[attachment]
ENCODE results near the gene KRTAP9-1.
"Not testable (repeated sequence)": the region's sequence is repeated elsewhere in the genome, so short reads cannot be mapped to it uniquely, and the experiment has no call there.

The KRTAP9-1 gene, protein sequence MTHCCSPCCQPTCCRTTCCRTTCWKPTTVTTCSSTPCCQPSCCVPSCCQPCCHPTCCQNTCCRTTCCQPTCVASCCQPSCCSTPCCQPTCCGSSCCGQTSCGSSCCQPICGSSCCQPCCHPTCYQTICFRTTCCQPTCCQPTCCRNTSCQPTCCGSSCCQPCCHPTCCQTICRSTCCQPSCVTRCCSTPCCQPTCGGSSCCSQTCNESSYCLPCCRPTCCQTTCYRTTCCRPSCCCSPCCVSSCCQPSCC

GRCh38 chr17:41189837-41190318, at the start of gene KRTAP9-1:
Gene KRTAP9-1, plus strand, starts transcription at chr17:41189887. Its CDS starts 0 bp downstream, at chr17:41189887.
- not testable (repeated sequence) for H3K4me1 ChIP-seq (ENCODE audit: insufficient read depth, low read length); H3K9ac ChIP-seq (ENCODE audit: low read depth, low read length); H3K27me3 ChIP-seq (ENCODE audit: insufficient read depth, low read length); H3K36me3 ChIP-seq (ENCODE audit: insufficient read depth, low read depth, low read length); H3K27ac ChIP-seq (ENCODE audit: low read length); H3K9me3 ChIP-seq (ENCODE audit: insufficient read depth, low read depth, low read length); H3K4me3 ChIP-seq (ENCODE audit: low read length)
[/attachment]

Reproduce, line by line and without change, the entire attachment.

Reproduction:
ENCODE results near the gene KRTAP9-1.
"Not testable (repeated sequence)": the region's sequence is repeated elsewhere in the genome, so short reads cannot be mapped to it uniquely, and the experiment has no call there.

The KRTAP9-1 gene, protein sequence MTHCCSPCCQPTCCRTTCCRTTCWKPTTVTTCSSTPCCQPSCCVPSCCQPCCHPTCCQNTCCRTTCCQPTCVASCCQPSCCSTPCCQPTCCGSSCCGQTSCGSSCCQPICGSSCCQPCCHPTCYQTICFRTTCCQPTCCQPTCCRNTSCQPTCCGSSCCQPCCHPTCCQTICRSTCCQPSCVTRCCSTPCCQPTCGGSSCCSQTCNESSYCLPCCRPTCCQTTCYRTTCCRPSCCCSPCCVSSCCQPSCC

GRCh38 chr17:41189837-41190318, at the start of gene KRTAP9-1:
Gene KRTAP9-1, plus strand, starts transcription at chr17:41189887. Its CDS starts 0 bp downstream, at chr17:41189887.
- not testable (repeated sequence) for H3K4me1 ChIP-seq (ENCODE audit: insufficient read depth, low read length); H3K9ac ChIP-seq (ENCODE audit: low read depth, low read length); H3K27me3 ChIP-seq (ENCODE audit: insufficient read depth, low read length); H3K36me3 ChIP-seq (ENCODE audit: insufficient read depth, low read depth, low read length); H3K27ac ChIP-seq (ENCODE audit: low read length); H3K9me3 ChIP-seq (ENCODE audit: insufficient read depth, low read depth, low read length); H3K4me3 ChIP-seq (ENCODE audit: low read length)